When you’re successful at making your employees feel like they have ownership in the company, they will begin to “make choices as if they’re spending their own money.” They’ll also be able to adapt quickly in case anything changes along the way. Pozen says that this state of mind will also increase motivation and help you to achieve better results.

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Categories: Human Resources (HR)

Formatting Rules to bypass The Screening System

February 27, 2013 Leave a comment

When you apply for a job at a larger firm, there’s a high chance that your resume will be scanned by a filtering software for words related to certain job vacancies.

This kind of automation process will also reject your resume if it doesn’t “meet traditional, business-dictated document formatting,” writes Rick Gillis in his book “Job!: Learn How to Find Your Next Job In 1 Day.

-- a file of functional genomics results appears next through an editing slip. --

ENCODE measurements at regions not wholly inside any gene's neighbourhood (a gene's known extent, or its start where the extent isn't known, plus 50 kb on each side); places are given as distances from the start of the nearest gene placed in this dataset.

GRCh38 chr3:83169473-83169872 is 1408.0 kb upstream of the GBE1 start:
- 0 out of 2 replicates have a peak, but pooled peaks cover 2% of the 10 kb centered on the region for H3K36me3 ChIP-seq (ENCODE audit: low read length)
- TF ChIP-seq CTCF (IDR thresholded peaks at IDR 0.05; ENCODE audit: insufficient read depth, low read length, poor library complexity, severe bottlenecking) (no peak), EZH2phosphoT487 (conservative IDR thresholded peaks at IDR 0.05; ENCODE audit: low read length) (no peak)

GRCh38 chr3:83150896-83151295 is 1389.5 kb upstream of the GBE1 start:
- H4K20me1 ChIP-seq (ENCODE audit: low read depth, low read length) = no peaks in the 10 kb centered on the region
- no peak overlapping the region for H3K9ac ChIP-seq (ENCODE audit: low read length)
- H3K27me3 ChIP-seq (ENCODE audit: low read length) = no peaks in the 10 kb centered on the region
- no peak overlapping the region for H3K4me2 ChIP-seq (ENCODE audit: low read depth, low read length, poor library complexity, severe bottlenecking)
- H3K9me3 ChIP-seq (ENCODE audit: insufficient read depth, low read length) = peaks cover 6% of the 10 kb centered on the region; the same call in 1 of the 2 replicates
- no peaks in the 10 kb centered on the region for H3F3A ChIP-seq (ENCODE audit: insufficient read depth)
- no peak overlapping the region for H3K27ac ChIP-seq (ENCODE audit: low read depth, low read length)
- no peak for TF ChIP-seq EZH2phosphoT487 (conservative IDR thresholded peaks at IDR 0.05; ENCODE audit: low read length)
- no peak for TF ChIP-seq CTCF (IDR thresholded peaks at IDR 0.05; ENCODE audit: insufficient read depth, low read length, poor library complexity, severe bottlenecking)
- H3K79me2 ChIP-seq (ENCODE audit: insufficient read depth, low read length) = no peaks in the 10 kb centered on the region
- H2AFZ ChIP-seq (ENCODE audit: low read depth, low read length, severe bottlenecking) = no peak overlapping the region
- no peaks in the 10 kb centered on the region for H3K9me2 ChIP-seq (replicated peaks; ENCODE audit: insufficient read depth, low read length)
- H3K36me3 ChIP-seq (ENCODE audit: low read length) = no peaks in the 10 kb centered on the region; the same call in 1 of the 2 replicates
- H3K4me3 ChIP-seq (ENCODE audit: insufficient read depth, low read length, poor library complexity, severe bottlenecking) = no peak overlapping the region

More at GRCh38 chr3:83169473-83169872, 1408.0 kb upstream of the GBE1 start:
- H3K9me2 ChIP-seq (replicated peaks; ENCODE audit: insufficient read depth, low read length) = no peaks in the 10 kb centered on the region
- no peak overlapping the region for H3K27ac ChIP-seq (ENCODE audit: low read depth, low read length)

Here are some formatting rules that Gillis says job seekers should follow to create a filtering software-friendly resume:

  • Do not place your contact information in the header of your resume, because filtering softwares can be set to ignore headers and footers so there is a risk this information will be deleted.
  • Choose a conservative font such as Verdana, Arial, Tahoma, or Calibri. Gillis says that serif fonts, such as Times Roman or Cambria may be rejected by screening software.
  • Do not use any script fonts.
  • The smallest font size to use for the body of your resume should be 11 point. “Any smaller and you’re probably asking for trouble.”
  • No graphics or logos.
  • Do not format using tables.
  • No borders.
  • A one-inch margin top and bottom is best.
  • Do not use any lines that cross the entire page from margin to margin, because “some filters have been created that will reject a document for nothing more than having a single line run continuously across the page,” he writes.


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Categories: Human Resources (HR)